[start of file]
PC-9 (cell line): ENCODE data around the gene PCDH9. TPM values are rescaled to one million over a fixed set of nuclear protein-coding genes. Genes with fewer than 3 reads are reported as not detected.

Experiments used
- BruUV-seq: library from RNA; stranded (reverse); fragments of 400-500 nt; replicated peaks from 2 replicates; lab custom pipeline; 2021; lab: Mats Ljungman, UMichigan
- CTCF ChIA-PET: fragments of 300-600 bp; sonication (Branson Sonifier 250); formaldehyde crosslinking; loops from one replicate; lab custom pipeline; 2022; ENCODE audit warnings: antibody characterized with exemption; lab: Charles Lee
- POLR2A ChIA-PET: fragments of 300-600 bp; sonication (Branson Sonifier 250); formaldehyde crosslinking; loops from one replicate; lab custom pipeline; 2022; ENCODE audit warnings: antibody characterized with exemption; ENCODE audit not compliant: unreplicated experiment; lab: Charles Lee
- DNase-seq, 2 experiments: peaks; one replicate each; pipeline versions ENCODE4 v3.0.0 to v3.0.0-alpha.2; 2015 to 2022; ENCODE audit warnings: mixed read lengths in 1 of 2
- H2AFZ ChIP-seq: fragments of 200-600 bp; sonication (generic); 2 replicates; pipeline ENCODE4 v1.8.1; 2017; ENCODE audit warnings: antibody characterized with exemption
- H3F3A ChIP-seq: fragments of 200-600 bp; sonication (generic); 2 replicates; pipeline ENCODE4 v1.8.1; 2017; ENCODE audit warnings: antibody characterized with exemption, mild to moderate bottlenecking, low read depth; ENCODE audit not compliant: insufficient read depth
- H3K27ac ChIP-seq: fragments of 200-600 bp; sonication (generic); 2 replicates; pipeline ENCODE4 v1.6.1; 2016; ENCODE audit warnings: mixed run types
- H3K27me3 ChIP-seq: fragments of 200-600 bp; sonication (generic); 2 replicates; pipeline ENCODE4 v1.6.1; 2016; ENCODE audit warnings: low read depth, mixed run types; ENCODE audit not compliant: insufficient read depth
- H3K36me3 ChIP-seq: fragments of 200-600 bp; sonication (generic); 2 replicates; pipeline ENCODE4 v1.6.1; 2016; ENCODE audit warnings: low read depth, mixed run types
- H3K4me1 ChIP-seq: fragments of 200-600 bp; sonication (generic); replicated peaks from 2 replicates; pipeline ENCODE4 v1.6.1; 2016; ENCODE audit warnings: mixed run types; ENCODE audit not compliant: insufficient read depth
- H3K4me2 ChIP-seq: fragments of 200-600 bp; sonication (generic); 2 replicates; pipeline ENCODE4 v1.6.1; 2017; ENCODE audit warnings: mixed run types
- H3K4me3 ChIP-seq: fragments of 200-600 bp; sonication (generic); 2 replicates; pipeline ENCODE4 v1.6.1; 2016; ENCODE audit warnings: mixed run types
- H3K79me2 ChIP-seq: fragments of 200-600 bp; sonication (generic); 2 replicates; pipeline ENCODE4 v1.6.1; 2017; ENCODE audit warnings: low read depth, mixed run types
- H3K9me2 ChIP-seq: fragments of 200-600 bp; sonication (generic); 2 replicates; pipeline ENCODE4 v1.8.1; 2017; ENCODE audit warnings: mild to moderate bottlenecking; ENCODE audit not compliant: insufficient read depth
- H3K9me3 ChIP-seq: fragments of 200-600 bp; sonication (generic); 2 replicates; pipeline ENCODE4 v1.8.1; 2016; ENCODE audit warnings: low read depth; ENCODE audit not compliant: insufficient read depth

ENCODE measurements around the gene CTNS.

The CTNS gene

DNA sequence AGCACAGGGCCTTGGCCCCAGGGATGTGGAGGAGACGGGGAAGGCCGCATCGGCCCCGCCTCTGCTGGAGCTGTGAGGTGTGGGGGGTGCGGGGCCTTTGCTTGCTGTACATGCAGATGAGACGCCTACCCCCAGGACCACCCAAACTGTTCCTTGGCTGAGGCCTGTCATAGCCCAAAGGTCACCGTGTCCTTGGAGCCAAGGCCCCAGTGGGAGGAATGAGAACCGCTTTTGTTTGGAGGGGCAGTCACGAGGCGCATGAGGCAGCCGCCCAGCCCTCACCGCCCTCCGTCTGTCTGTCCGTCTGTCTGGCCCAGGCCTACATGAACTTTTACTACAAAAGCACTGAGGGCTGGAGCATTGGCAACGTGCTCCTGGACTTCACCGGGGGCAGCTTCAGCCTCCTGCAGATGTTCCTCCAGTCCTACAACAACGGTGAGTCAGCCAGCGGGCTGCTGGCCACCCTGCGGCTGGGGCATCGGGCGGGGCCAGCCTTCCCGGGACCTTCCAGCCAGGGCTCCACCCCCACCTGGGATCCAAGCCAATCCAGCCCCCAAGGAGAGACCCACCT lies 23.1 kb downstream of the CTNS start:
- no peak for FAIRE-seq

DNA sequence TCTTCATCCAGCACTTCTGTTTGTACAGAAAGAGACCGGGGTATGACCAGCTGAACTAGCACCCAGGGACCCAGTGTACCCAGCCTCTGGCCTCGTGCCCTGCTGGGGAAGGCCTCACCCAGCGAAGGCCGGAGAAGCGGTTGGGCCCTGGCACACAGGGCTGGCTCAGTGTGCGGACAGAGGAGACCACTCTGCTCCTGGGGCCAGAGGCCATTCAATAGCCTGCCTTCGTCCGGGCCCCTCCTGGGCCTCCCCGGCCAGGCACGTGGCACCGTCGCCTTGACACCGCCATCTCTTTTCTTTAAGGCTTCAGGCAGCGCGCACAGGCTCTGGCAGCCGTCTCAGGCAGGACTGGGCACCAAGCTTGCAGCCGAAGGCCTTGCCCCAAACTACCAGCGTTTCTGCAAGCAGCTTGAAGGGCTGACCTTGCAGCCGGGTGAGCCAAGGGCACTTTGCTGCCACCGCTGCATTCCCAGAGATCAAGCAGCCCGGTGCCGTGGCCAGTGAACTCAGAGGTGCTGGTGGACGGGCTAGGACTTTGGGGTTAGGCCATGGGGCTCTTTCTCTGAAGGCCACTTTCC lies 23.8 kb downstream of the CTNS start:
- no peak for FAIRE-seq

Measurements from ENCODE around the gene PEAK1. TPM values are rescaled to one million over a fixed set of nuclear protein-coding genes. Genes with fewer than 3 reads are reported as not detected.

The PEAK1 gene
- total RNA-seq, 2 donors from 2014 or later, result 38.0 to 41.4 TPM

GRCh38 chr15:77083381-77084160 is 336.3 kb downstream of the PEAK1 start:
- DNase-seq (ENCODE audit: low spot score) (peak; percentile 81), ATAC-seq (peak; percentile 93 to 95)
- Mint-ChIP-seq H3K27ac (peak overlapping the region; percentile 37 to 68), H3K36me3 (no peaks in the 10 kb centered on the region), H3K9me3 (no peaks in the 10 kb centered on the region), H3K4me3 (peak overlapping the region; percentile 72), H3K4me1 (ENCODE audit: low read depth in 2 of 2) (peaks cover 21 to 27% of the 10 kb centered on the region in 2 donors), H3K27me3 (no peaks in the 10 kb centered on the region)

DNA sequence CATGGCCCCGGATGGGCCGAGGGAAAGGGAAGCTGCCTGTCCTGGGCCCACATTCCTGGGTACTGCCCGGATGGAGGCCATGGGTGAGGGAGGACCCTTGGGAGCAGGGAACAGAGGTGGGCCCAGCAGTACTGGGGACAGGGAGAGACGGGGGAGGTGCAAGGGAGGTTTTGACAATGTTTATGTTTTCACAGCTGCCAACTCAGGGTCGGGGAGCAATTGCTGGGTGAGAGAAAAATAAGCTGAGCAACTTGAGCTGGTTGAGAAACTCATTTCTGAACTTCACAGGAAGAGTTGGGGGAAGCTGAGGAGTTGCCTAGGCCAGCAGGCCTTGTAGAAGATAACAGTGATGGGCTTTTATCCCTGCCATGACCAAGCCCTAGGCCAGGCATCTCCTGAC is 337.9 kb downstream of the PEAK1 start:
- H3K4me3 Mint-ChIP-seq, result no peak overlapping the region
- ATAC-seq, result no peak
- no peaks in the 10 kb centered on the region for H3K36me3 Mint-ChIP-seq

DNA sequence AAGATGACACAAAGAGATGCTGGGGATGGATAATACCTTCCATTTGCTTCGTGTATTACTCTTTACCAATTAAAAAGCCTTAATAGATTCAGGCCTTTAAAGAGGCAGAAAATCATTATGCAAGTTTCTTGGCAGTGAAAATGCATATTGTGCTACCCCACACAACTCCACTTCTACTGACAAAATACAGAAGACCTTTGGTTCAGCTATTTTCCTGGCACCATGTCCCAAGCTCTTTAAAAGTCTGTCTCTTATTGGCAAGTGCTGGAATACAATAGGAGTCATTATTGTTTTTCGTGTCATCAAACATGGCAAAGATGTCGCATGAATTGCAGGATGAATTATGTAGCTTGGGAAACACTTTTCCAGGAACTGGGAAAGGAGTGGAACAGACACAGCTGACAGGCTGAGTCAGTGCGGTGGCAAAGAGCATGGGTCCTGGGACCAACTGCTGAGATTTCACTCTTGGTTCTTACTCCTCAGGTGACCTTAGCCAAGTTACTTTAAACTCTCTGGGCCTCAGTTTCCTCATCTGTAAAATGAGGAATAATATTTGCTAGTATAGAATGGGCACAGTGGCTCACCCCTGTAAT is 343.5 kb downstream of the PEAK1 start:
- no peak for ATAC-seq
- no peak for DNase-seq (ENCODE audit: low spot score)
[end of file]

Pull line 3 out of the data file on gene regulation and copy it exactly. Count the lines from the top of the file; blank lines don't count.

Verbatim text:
- BruUV-seq: library from RNA; stranded (reverse); fragments of 400-500 nt; replicated peaks from 2 replicates; lab custom pipeline; 2021; lab: Mats Ljungman, UMichigan